Beckett takes another step
Simulated game but real progress
ST. PETERSBURG, Fla. — The only spectators were a handful of teammates, there was no umpire, and the scoreboard lights were turned off. But Josh Beckett treated his simulated game at Tropicana Field yesterday like it was the real deal.
“For me, it was competition,’’ he said. “It had been a long time. I was trying to pitch like I always pitch.’’
Beckett threw 65 pitches to five minor league prospects and was cleared to pitch for Triple A Pawtucket Sunday. The Opening Day starter, out since mid-May with back pain, could rejoin the Red Sox as early as July 21.
“As far as the light at the end of the tunnel, that’s definitely gotten brighter,’’ Beckett said.
Beckett was scheduled to pitch in a Gulf Coast League game in Sarasota against Baltimore prospects. But when wet conditions canceled that game, the Sox sent five of their GCL players to stand in against him.
Trygg Danforth, Moko Moanaroa, Henry Ramos, Maykol Sanchez, and Luke Yoder broke a few bats as Beckett ran his fastball in on them.
The best swing of the day came from Sanchez, the team’s fifth-round pick in the June draft. He doubled to the gap in right field in the second inning. Other than that, Beckett was perfect.
“I thought he threw the ball really well. I thought he looked strong,’’ manager Terry Francona said. “He had a lot of arm speed, which is really good. If he’s got arm speed, he’s going to be just fine.’’
Beckett has been on the disabled list because of back pain since May 19.
“I don’t feel anything any more,’’ he said. “You hate to jinx yourself, I definitely feel like the time off did what it was supposed to do.’’
The plan is for him to make two minor league starts before being activated.
“He had good intensity and stamina throughout. It was another solid step in the right direction,’’ pitching coach John Farrell said. “He’s at the point now where he’s making some of the finer adjustments in terms of location to his pitches. It’s not so much delivery-related, it’s getting the timing back.’’
“With limited pitching in the first half, he would have a lot of innings left, a lot of dominant-type of innings, in the second of the season,’’ Farrell said.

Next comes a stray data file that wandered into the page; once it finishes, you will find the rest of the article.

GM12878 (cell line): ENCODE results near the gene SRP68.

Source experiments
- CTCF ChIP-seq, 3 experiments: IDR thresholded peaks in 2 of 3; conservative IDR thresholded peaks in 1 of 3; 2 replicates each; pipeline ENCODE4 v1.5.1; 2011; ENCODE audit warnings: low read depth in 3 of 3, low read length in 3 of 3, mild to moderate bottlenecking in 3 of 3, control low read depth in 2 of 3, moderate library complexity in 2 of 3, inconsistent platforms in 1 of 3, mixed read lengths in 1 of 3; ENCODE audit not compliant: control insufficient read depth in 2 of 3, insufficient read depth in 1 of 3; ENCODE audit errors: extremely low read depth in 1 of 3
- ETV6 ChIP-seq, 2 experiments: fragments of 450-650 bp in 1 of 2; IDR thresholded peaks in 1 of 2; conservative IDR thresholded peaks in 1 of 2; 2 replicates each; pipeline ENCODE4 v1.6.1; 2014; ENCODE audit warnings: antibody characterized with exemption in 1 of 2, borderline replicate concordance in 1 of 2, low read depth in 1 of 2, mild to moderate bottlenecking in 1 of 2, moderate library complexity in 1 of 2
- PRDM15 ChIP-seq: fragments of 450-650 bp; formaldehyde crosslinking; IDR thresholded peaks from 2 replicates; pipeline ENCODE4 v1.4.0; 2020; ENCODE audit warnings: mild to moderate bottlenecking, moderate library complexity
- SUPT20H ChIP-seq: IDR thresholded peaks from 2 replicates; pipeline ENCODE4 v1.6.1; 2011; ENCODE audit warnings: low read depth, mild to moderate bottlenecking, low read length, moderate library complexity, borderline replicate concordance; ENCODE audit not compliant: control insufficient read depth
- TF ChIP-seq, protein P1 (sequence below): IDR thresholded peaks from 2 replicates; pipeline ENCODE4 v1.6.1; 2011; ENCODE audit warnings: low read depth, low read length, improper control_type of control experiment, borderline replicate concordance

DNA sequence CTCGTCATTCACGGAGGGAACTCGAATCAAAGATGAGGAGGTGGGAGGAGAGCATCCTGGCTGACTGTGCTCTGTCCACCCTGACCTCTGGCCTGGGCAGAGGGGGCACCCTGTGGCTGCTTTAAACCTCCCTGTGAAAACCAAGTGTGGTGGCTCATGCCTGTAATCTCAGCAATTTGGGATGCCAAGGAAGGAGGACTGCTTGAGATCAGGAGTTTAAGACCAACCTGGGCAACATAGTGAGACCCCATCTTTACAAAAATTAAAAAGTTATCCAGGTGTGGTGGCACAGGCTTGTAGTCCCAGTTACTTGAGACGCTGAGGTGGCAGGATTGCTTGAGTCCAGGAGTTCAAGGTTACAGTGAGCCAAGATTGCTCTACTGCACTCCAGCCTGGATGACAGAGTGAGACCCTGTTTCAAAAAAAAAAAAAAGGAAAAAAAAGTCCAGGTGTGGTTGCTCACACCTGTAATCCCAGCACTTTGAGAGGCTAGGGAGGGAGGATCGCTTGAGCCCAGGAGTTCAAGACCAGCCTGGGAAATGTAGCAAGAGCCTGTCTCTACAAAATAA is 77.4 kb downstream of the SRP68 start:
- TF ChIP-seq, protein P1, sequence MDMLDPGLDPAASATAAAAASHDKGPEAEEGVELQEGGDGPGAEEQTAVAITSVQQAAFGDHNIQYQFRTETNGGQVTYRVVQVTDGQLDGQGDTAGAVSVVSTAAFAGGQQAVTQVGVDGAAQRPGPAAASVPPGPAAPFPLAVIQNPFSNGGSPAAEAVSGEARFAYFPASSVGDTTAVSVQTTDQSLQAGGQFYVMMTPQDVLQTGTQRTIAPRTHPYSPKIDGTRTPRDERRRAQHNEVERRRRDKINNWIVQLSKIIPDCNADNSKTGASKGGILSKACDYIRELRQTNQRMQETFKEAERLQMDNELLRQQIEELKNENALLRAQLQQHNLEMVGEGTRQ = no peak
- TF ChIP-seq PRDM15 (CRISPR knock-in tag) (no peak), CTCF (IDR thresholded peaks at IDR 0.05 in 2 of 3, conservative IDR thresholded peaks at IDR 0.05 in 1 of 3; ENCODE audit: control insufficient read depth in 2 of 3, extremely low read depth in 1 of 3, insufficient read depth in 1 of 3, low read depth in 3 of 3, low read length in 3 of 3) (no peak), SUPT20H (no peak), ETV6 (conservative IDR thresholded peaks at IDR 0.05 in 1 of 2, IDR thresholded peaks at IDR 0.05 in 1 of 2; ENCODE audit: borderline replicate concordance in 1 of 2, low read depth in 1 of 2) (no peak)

As Beckett pitched, Daniel Bard, Clay Buchholz, John Lackey, and Jon Lester stood behind the batting cage offering support.
“It’s kind of obvious how those guys look to Beckett,’’ Francona said.
Said Beckett: “That was awesome. That’s the kind of support we have going on here and that’s pretty cool. Not a lot of organizations have stuff like that.’’
Adrian Beltre passed on the opportunity. “I’m just going to watch,’’ he said.
Kevin Youkilis, who left last night’s game with right ankle pain, may be getting closer to making the American League roster. According to Major League Baseball, he moved into the lead in the on-line voting for the final spot.
Youkilis leads Nick Swisher of the Yankees, with Michael Young (Rangers), Paul Konerko (White Sox), and Delmon Young (Twins) trailing.
MLB said that 22 million votes had been cast as of yesterday afternoon. The voting ends at 4 p.m. tomorrow.
Sen. John Kerry sent an e-mail to three million supporters asking them to vote for Youkilis.
“Please don’t let anyone say that Swisher beat Youkilis because Sox fans have gone a little soft after ’04 and ’07. Let’s show we’re still the most ravenous fans in baseball,’’ it said.
Youkilis, who is not registered to vote in Massachusetts, said he appreciated Kerry’s support.
“Whatever it takes,’’ he said.
The Red Sox, meanwhile, formed an unholy alliance with their 1975 World Series foes, the Cincinnati Reds. The “Vote Red’’ campaign has the Sox pushing for Joey Votto in return for the Reds promoting Youkilis, who is a Cincinnati native who played high school and college ball there.
“I felt fine,’’ he said. “Everything felt good. I had that one day last week when I felt sore. But I felt OK the next day and we’ve been moving forward quickly ever since.’’
Hermida will take BP for the remainder of the road trip and hopes to start a minor league rehab assignment after the All-Star break.
“He may not,’’ the manager said. “But if he’s at the point where he can do the baseball stuff, then he’ll join us.’’
Ellsbury has been away from the team since the first week of June, when he was given permission to do rehab work on two sets of broken ribs at the Athletes’ Performance center in Phoenix, near where he lives.
“He actually threw a little bit,’’ Francona said. “Everything is under a controlled environment, what he’s doing now. But he does feel a lot better, which is good.’’